Mountain Views News, Sierra Madre Edition [Pasadena] Saturday, November 3, 2018

MVNews this week:  Page A:3


Mountain View News Saturday, November 3, 2018 

WALKING SIERRA MADRE.. The Social Side By Deanne Davis


“The seasons are what a symphony 
ought to be: four perfect movements 
in harmony with each other.” Arthur 

 “It is the tuning of the if 
at the beginning of the symphony God 
turns up the volume just a tiny bit.” 
Benjamin Zander 

 “The beginning of Beethoven’s Fifth 
Symphony is known the world over, 
yet the opening motif is only four notes 
long. Music researchers have long 
wondered — is fate really knocking 
on the door at the start of this piece? 
Da-Da-Da-DUM — hardly any 
succession of notes is as famous around 
the world as the one at the beginning 
of Ludwig van Beethoven’s Fifth Symphony. 
If Beethoven had been alive today, he would have 
become rich through royalties alone: mobile phone 
ringtones, musical arrangements of all styles, prints 
of his music on bags, cups and umbrellas. Not to 
mention the proceeds from the right to perform his 
works.” *

 We all know those four notes that kick off 
Beethoven’s Fifth Symphony, but how many of us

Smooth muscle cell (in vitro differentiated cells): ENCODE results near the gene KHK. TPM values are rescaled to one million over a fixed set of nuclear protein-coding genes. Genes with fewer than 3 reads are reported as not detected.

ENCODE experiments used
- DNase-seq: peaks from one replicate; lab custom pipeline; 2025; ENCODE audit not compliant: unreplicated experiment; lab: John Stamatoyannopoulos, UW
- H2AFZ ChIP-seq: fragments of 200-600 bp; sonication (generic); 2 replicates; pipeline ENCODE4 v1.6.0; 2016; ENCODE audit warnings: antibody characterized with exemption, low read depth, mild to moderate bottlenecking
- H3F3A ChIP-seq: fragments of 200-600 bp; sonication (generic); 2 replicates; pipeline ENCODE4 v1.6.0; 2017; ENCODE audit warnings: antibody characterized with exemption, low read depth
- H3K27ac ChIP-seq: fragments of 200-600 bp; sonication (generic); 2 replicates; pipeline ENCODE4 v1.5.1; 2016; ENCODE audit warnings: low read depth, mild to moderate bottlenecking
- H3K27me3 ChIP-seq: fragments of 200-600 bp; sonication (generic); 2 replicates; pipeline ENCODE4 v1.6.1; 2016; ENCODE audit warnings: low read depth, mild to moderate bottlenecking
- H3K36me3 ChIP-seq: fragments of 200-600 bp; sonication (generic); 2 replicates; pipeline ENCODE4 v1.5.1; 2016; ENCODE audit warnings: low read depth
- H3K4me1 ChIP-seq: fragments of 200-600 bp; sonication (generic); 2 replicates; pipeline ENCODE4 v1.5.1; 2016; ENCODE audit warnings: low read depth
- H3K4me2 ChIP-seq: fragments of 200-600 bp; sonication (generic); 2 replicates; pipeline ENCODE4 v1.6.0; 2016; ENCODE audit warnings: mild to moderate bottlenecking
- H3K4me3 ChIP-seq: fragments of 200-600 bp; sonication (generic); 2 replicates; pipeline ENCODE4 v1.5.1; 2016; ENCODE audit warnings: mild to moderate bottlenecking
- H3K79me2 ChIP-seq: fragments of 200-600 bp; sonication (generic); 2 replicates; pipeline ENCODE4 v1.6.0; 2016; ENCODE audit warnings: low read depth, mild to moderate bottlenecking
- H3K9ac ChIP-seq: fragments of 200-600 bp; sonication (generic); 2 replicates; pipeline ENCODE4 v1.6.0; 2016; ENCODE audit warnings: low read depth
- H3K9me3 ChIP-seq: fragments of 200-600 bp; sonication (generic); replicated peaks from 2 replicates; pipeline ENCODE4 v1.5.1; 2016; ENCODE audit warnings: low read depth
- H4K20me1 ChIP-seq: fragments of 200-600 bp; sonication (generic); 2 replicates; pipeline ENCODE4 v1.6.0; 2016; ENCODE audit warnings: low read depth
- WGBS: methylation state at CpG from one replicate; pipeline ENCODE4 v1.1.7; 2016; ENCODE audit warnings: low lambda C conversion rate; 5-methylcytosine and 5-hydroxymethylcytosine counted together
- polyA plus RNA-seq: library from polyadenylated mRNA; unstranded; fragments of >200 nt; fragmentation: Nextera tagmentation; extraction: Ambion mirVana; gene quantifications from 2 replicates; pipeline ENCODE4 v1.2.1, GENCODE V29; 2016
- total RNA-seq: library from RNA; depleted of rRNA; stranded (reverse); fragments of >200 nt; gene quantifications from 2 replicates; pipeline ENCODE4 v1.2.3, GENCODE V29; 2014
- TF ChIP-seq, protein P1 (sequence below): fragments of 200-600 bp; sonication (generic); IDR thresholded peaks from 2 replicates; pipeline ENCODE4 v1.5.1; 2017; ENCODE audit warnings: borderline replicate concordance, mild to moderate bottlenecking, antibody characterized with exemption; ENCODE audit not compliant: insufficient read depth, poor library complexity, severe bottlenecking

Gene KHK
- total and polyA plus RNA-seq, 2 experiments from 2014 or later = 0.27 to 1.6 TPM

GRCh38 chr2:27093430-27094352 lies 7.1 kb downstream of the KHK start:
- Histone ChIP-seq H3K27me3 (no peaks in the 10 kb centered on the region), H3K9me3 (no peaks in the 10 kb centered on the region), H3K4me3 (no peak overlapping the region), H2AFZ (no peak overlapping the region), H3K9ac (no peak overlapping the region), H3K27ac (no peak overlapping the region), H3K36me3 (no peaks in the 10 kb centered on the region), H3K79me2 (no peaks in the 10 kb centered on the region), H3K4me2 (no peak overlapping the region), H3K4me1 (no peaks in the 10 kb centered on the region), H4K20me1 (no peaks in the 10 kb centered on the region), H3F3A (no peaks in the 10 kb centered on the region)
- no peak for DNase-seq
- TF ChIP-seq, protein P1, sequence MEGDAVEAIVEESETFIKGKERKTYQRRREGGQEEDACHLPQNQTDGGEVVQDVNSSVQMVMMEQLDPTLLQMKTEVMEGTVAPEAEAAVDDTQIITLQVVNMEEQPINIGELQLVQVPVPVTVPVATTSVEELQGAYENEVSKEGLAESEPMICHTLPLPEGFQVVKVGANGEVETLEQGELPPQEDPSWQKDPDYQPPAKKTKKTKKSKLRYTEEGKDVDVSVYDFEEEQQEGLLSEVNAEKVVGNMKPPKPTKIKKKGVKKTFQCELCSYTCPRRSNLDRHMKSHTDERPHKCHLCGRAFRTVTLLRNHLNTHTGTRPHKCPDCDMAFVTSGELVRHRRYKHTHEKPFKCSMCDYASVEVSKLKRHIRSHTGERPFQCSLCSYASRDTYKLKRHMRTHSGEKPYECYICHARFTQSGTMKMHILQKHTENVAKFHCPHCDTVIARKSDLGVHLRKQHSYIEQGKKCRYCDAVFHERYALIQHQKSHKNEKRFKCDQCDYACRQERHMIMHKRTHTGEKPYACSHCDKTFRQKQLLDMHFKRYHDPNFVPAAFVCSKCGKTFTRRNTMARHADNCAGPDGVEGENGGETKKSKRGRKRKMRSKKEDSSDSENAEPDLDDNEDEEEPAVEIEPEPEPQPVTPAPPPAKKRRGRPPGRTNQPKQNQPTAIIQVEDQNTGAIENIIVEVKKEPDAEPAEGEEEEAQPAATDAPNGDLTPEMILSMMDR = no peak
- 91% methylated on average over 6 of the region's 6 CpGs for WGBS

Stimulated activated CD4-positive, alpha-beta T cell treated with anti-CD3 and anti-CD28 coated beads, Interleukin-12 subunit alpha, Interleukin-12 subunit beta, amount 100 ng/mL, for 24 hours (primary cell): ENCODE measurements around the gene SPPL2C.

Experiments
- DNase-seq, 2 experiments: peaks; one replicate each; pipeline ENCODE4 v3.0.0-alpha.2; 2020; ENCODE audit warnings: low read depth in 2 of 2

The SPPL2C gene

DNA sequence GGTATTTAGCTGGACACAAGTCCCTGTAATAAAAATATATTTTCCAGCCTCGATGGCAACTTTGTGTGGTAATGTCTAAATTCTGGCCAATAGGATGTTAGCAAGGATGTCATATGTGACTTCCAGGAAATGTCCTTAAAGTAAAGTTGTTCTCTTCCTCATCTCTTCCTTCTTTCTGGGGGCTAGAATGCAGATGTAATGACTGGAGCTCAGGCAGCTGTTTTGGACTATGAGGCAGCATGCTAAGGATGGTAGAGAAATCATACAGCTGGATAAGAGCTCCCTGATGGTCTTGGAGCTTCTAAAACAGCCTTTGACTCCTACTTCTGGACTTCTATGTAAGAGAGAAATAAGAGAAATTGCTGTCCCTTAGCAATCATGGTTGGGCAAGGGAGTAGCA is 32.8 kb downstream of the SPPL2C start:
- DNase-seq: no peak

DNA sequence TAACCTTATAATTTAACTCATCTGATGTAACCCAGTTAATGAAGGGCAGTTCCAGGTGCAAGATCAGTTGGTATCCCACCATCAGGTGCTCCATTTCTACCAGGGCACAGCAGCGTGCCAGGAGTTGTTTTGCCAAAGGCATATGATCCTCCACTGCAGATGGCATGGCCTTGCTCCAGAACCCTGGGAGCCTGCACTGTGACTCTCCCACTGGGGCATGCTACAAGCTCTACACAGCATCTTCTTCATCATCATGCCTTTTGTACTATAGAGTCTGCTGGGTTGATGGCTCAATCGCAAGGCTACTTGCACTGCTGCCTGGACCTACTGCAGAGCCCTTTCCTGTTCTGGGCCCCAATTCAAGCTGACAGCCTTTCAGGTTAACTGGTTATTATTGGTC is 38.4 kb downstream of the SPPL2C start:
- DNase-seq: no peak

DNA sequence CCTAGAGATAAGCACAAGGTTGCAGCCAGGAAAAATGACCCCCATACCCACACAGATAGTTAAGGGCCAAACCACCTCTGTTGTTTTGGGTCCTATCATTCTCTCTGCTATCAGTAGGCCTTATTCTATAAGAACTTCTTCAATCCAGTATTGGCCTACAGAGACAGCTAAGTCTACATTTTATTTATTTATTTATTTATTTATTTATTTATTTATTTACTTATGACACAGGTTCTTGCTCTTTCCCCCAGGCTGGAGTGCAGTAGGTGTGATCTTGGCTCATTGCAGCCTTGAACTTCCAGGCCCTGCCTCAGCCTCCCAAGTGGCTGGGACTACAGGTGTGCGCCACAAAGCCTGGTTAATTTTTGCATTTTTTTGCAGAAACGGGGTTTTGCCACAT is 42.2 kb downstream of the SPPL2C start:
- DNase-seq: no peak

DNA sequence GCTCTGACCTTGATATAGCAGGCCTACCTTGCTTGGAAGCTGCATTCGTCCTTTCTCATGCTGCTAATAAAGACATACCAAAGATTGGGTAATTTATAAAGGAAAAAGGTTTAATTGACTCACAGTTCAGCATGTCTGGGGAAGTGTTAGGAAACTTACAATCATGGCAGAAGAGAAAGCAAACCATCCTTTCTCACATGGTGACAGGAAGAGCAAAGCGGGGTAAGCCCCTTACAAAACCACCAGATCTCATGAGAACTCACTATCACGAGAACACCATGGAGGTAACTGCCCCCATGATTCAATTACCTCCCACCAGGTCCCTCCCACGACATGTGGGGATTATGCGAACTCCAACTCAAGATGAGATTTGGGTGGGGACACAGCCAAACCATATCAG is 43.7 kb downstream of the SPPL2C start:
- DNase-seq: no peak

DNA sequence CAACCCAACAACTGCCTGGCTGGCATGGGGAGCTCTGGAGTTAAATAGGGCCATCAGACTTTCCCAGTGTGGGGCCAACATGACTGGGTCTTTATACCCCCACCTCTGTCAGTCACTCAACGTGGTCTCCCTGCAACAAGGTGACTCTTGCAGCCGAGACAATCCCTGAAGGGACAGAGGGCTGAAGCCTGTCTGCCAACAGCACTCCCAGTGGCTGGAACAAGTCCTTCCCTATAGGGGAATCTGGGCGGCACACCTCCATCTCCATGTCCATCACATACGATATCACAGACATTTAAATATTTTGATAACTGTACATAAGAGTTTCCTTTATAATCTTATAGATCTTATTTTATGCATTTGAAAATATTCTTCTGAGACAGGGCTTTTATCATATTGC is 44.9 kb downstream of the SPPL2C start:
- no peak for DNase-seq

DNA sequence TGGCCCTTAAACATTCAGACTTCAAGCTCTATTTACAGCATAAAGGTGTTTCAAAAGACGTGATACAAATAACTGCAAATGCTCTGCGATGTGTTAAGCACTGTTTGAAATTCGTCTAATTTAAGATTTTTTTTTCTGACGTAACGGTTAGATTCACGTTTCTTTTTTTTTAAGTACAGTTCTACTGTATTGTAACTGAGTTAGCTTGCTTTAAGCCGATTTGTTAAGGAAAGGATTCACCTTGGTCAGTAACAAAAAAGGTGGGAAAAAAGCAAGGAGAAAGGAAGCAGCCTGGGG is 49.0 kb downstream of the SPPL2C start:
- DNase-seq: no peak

have actually been privileged to hear the whole 
symphony, all four movements, played on a 
fabulous Steinway piano, 6’10” in length, designed 
in 1924 as a possible prototype for a concert grand 
line that never materialized. The piano is tinted 
mahogany and was just restored, a year-long 
process, by nationally-known piano craftsman, 
David Anderson, who named her The Purple 

 David Wheatley - my co-writer for three really 
splendid musicals: “Hands!” The Musical; Star of 
Wonder – A Christmas Musical; and Gallery, which 
was presented at the Hollywood Fringe Festival 
a couple of years ago - was the artist presenting a 
program of some of his original compositions, 
a piece by Chopin, another by Debussy, and, of 
course, the complete 5th Symphony. The entire 
audience, and I, were literally on the edges of our 
seats as this famous piece, over 35 minutes long, 
flowed flawlessly from David’s fingers. I wish 
you could have been there as it was one of those 
memorable lifetime moments that don’t come by 
nearly often enough.

 David and I have been collaborating on various 
musical works for quite a while and have seen all